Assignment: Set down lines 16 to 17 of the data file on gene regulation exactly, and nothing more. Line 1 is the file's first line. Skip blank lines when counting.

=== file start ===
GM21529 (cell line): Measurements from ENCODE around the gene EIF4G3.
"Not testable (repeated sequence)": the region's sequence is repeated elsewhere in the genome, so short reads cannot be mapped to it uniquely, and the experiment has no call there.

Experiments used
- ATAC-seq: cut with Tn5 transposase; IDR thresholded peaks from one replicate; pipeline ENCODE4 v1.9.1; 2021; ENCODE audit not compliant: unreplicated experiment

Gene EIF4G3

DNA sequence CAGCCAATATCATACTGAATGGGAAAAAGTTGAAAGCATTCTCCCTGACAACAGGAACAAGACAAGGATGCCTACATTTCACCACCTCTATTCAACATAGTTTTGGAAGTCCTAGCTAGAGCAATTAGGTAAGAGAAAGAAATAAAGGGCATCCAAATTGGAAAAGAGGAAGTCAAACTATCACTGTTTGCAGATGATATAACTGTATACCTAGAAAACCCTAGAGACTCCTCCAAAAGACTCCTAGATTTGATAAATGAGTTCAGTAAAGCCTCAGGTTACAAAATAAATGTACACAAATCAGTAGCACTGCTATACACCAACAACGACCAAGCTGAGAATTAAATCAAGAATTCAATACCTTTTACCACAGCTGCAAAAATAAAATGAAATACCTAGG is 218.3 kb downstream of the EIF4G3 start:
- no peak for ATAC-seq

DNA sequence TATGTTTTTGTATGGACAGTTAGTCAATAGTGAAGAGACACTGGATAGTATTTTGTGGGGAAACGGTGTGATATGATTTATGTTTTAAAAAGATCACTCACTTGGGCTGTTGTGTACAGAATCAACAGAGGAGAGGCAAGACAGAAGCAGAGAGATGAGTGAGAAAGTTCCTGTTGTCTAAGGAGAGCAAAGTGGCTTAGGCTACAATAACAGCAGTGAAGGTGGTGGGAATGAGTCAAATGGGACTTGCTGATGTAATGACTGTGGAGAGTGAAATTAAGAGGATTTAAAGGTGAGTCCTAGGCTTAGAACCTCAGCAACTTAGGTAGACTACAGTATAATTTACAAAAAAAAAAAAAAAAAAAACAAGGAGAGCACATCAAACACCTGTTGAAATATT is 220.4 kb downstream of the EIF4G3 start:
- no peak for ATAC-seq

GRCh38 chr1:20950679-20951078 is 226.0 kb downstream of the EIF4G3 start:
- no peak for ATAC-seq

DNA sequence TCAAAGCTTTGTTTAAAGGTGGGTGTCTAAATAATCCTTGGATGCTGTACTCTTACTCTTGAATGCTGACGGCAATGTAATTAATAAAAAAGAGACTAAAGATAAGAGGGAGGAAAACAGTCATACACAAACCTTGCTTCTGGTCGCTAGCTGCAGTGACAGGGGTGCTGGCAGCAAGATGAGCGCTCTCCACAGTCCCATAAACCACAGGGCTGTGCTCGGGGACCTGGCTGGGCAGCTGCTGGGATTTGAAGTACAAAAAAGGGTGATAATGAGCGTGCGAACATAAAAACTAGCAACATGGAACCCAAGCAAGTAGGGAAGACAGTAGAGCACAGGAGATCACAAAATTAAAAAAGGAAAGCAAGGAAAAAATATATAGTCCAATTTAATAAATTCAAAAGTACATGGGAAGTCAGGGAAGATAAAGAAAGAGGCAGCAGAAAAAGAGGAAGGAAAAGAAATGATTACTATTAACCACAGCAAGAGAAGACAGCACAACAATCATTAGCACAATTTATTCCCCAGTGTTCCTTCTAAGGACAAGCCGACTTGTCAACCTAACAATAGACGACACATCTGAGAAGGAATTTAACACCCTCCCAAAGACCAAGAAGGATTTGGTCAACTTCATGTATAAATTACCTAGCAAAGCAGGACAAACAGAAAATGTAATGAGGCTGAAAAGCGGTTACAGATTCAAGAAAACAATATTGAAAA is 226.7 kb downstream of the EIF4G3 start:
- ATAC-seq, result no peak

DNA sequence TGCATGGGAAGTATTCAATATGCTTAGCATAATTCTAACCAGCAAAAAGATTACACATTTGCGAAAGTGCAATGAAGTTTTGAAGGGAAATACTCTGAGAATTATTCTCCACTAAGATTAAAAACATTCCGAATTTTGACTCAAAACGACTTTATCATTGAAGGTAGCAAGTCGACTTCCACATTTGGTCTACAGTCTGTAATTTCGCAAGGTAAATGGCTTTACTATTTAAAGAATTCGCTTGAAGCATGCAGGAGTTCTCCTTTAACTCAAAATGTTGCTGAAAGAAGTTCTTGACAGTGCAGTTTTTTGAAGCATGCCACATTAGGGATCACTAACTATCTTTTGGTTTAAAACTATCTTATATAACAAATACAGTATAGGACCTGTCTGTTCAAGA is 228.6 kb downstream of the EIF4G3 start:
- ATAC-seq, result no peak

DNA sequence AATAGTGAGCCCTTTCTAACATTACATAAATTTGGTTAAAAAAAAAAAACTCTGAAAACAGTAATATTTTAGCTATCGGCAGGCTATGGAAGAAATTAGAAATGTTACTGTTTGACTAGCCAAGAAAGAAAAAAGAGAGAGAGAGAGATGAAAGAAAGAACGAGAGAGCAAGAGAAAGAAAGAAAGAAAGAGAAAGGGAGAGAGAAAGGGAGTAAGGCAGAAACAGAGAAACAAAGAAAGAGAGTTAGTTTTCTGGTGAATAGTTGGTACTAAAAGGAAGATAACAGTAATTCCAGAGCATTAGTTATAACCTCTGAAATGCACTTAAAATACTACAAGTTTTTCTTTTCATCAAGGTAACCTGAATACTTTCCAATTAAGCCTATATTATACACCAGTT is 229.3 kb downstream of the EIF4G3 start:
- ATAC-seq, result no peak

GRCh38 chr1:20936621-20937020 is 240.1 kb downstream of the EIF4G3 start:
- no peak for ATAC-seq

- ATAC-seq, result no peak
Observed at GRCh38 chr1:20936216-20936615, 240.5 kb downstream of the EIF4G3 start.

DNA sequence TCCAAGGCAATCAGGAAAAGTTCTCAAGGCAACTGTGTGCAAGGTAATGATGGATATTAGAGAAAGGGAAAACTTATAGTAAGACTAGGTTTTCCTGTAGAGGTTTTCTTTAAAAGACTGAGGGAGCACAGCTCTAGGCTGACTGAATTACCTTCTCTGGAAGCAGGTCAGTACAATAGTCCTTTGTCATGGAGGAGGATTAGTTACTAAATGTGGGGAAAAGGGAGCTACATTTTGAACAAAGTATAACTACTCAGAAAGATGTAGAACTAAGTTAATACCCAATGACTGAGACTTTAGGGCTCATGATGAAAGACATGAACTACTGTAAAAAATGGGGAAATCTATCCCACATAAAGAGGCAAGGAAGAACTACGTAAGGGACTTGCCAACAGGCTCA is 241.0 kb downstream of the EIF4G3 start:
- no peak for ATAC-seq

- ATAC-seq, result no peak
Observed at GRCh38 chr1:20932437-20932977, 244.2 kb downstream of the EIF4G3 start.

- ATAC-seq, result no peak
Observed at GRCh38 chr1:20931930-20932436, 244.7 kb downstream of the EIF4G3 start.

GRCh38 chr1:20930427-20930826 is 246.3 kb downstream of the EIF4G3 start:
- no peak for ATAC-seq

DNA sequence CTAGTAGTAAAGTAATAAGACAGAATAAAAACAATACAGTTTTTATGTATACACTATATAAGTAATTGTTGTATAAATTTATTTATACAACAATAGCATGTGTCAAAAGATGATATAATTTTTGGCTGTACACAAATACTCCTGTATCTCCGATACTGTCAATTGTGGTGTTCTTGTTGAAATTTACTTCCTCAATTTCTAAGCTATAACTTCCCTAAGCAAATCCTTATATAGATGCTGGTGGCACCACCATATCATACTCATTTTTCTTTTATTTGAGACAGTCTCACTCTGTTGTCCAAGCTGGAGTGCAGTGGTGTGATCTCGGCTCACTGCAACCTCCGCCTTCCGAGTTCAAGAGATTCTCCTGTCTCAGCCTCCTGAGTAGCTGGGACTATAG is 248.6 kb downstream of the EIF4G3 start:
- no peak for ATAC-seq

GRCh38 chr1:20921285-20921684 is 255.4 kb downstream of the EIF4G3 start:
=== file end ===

DNA sequence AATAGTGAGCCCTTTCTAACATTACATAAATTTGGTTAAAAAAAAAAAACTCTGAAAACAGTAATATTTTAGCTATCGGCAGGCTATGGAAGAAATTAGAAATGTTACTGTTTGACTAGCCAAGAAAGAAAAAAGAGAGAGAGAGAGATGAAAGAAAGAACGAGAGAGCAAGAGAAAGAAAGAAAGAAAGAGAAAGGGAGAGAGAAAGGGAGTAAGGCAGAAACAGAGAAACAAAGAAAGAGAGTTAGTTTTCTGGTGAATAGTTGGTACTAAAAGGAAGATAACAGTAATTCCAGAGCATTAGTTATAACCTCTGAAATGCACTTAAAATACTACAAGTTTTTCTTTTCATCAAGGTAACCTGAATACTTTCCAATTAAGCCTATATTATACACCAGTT is 229.3 kb downstream of the EIF4G3 start:
- ATAC-seq, result no peak